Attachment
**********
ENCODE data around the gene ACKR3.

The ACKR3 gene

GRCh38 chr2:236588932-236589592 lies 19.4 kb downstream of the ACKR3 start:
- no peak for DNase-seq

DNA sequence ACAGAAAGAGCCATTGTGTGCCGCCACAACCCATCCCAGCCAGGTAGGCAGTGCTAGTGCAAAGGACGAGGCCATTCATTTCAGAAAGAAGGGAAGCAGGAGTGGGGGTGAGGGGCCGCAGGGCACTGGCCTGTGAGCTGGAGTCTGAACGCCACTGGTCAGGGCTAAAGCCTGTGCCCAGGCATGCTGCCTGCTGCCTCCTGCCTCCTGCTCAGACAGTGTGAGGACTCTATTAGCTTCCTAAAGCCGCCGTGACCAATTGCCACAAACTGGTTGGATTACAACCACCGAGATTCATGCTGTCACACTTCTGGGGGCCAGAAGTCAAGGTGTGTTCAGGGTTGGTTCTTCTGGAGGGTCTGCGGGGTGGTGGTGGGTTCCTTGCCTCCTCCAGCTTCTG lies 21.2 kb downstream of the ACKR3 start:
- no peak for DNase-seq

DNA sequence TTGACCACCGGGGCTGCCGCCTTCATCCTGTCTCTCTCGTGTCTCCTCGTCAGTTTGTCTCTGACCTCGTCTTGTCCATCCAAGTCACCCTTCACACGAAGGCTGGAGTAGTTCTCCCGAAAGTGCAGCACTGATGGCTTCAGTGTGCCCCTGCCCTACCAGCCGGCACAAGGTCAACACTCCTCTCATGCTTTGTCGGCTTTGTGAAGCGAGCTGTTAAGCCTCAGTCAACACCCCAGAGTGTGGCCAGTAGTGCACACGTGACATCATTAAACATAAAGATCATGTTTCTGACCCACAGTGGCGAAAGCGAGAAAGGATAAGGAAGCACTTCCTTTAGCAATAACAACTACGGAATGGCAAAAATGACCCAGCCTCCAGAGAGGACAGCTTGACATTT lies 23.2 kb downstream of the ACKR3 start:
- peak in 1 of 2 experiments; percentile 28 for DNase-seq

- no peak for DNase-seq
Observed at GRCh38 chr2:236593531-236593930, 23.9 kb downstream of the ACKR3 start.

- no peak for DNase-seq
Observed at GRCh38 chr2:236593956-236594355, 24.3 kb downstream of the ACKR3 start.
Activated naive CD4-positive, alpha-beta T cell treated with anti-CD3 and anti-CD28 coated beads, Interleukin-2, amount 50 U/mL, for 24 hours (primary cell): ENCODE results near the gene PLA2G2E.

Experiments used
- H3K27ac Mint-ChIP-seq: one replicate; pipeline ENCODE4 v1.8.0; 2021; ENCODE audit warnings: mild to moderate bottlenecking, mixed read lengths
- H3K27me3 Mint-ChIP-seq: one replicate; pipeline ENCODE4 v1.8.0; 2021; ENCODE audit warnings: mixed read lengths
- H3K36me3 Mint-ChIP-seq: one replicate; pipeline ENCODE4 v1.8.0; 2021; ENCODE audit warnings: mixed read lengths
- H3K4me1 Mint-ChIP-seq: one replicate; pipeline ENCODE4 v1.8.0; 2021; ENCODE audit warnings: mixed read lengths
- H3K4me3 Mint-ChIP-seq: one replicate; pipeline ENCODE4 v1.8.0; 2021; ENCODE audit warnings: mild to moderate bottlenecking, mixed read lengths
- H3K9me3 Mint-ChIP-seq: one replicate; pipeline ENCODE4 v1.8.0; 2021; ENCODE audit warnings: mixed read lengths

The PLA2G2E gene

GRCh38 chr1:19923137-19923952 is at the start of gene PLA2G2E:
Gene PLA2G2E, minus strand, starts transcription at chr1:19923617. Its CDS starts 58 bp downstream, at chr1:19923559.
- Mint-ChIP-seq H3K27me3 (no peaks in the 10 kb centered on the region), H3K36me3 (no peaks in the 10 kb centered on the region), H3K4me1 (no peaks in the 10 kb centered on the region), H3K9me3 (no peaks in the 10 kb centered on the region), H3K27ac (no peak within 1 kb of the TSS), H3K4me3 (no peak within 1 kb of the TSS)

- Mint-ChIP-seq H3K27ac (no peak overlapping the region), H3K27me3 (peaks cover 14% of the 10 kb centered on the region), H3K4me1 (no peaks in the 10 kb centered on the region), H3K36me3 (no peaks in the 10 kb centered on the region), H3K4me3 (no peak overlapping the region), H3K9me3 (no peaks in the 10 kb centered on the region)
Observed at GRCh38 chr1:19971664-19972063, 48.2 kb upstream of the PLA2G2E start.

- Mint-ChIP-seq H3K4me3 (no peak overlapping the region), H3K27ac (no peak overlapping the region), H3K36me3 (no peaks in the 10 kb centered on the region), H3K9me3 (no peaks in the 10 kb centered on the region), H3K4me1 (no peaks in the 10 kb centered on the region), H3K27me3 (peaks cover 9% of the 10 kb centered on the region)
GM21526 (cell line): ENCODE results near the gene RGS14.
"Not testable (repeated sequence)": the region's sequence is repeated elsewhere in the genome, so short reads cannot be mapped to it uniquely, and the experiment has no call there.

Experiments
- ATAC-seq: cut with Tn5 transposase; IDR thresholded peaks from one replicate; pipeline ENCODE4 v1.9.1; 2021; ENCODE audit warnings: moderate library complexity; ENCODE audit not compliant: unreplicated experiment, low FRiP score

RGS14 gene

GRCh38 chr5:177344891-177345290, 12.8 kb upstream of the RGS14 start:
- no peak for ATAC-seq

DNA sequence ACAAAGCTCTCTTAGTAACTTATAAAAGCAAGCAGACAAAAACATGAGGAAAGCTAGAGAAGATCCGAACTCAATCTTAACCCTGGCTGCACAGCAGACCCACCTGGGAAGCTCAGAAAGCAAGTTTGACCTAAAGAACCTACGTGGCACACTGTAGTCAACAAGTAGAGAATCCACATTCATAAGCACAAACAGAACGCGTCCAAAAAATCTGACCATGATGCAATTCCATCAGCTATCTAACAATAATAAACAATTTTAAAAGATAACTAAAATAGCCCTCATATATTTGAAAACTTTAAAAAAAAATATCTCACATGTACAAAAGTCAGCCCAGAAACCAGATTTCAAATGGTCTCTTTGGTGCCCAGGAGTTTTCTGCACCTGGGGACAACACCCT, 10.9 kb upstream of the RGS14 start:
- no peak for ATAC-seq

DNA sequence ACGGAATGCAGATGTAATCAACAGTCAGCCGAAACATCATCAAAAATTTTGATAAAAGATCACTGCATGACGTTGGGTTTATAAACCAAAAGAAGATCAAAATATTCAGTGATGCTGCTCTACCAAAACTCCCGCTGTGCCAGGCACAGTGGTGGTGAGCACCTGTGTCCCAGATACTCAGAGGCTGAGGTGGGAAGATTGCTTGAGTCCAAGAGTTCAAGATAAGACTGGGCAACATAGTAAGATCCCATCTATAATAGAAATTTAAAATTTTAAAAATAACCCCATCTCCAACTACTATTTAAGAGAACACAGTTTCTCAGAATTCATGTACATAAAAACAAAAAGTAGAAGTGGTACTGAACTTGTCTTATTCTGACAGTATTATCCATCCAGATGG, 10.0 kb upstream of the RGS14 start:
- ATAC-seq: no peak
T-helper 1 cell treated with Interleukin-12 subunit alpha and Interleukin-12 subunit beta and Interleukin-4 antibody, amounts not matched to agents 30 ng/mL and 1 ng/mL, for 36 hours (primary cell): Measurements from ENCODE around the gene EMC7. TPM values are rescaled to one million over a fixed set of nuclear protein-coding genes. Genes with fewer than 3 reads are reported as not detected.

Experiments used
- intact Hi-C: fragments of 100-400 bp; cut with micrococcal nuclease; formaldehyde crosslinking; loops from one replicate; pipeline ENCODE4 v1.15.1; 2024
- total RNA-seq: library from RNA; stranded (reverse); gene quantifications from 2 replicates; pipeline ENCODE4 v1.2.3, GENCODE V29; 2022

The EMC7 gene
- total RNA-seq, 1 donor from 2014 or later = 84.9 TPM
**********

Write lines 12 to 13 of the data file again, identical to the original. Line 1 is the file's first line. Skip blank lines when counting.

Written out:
Observed at GRCh38 chr2:236593956-236594355, 24.3 kb downstream of the ACKR3 start.
Activated naive CD4-positive, alpha-beta T cell treated with anti-CD3 and anti-CD28 coated beads, Interleukin-2, amount 50 U/mL, for 24 hours (primary cell): ENCODE results near the gene PLA2G2E.